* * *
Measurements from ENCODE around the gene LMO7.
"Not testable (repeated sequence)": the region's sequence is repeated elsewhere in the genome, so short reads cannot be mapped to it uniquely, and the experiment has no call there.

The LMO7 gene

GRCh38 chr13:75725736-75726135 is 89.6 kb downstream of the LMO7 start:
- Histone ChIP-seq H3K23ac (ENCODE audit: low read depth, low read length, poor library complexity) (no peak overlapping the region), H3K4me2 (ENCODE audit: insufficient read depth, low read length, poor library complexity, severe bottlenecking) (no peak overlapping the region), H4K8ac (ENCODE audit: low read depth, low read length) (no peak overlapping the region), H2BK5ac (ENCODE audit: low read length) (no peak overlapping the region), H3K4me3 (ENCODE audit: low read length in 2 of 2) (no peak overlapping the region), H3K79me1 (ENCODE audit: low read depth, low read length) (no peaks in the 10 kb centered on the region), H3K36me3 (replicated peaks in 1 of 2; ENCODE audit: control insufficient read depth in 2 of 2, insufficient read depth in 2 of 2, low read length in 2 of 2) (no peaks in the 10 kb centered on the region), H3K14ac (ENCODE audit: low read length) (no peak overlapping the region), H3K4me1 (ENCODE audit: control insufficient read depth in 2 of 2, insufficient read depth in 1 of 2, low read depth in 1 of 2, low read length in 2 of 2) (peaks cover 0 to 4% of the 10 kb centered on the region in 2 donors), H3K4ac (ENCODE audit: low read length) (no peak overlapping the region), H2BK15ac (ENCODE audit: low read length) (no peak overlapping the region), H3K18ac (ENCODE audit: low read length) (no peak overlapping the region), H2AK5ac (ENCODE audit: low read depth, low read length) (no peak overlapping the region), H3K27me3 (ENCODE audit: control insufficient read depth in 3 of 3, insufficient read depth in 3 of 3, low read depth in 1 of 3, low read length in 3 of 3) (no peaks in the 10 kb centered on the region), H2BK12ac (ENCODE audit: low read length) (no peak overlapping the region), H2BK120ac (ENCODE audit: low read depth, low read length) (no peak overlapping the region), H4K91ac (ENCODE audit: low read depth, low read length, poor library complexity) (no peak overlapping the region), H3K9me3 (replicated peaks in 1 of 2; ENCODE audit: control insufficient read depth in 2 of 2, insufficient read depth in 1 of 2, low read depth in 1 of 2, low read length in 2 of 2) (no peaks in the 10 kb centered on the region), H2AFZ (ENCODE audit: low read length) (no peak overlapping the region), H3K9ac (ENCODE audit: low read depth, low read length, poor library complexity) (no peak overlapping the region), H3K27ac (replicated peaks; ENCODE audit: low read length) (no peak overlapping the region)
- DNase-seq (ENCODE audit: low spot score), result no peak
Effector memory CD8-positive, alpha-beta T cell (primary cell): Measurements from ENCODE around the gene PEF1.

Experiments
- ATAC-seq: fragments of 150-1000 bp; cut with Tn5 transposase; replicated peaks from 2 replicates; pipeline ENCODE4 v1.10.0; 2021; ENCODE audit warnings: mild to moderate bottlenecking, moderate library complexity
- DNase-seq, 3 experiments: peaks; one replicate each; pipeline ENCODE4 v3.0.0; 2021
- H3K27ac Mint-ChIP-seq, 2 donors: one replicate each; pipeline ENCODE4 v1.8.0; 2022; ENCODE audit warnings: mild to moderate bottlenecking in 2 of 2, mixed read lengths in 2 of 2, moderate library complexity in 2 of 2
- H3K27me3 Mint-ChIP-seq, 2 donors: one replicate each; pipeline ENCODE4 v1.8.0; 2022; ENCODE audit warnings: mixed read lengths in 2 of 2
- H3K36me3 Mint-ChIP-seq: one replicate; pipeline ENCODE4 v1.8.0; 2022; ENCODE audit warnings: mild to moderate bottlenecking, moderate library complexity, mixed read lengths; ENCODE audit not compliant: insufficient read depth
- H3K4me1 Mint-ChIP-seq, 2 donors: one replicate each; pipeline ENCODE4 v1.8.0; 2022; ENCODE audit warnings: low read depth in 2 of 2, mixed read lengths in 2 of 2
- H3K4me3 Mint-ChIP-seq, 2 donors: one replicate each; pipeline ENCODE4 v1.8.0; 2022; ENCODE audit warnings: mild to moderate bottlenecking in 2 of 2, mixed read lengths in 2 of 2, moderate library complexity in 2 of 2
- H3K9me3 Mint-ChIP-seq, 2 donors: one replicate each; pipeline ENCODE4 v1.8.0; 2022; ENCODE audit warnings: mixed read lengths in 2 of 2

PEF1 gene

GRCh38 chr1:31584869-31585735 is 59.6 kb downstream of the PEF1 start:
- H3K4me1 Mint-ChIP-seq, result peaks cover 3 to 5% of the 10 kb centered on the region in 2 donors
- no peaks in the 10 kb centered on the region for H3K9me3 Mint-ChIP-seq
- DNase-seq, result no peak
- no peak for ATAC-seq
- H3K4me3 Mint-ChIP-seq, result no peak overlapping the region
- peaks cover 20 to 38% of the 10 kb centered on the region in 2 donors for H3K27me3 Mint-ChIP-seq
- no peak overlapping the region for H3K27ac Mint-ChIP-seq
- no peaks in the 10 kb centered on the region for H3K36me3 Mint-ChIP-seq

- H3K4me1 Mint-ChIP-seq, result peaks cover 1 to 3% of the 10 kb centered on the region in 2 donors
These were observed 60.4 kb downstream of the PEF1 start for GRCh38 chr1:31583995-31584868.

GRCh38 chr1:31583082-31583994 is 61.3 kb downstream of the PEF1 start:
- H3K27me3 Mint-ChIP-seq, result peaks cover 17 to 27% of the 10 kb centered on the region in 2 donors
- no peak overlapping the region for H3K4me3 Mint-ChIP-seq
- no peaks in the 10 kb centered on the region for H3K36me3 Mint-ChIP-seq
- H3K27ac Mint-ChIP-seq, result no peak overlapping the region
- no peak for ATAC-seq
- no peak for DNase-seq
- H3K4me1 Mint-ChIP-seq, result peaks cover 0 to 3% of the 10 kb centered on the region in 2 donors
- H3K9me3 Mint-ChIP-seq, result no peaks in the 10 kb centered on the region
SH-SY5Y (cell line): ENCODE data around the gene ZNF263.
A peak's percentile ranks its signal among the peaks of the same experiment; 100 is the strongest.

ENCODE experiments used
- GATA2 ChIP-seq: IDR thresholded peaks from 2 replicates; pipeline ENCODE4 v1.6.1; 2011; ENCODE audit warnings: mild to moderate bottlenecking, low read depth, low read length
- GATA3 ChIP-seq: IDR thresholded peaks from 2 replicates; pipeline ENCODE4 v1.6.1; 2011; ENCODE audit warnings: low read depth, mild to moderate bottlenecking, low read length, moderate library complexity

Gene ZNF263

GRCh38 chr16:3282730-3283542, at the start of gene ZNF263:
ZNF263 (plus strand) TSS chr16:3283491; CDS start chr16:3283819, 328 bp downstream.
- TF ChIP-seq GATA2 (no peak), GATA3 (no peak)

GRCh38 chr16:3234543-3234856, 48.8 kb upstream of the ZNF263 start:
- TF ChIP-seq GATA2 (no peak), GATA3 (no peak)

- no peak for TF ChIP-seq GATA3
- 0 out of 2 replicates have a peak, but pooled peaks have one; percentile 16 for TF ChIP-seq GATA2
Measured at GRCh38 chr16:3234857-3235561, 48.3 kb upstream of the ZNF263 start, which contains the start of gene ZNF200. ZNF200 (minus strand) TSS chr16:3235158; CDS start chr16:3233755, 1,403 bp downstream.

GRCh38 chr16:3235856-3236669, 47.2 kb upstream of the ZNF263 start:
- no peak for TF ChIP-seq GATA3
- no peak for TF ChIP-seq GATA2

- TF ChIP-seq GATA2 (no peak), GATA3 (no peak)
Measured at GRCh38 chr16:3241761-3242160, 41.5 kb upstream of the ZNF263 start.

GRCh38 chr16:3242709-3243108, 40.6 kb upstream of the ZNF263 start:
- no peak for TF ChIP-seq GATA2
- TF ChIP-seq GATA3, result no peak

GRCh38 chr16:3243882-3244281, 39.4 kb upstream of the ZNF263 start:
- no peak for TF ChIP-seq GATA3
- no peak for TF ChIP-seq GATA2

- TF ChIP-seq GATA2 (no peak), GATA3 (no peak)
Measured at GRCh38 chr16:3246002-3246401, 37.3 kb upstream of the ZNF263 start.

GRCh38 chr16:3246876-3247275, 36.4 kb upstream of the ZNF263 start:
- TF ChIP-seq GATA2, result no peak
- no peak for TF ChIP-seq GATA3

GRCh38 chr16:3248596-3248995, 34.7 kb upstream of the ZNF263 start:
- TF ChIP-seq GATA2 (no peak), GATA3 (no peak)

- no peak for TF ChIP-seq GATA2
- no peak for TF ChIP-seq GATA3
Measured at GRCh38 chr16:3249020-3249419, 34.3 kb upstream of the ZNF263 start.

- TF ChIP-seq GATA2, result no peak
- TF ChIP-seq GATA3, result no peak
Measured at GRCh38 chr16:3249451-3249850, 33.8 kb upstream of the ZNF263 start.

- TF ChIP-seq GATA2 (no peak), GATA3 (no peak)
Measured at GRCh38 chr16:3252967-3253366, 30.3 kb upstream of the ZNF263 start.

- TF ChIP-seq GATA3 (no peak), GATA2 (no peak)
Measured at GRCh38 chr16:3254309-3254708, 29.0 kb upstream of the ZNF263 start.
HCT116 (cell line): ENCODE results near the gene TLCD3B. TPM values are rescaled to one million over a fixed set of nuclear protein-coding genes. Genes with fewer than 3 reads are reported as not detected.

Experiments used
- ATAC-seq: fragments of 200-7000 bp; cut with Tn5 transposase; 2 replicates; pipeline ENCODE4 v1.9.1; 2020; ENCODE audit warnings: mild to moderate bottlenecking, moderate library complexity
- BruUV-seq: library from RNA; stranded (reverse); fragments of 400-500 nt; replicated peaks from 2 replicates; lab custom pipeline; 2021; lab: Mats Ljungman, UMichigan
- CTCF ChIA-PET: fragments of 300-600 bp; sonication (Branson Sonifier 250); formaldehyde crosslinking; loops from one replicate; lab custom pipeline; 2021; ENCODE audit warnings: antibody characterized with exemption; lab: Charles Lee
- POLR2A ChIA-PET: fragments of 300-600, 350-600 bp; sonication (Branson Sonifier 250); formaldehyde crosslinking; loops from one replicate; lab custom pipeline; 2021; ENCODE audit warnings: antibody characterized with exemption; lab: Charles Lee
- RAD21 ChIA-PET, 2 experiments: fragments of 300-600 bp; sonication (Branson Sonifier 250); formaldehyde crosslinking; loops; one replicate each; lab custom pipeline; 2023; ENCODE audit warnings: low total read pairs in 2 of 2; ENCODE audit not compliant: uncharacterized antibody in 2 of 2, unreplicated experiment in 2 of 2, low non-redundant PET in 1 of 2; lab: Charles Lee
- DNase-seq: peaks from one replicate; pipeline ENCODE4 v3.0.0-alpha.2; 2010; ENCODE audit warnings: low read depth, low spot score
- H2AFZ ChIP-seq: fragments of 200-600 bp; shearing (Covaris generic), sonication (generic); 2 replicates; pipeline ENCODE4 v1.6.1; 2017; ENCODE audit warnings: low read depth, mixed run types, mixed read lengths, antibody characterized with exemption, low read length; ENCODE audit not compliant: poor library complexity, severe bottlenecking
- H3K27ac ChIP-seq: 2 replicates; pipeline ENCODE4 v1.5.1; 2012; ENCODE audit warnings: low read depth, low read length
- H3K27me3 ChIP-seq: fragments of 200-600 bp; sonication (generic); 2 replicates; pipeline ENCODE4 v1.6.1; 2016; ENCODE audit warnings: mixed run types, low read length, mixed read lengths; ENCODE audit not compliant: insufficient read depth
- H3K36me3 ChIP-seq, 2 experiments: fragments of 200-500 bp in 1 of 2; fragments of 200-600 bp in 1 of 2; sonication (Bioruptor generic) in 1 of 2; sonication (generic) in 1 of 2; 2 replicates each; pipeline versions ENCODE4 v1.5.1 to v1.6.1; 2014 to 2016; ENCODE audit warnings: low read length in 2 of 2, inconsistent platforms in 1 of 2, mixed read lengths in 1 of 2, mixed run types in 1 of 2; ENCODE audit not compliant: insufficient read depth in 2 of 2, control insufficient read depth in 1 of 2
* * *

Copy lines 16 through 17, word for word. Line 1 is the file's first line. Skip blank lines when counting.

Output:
- H3K9me3 Mint-ChIP-seq, 2 donors: one replicate each; pipeline ENCODE4 v1.8.0; 2022; ENCODE audit warnings: mixed read lengths in 2 of 2

PEF1 gene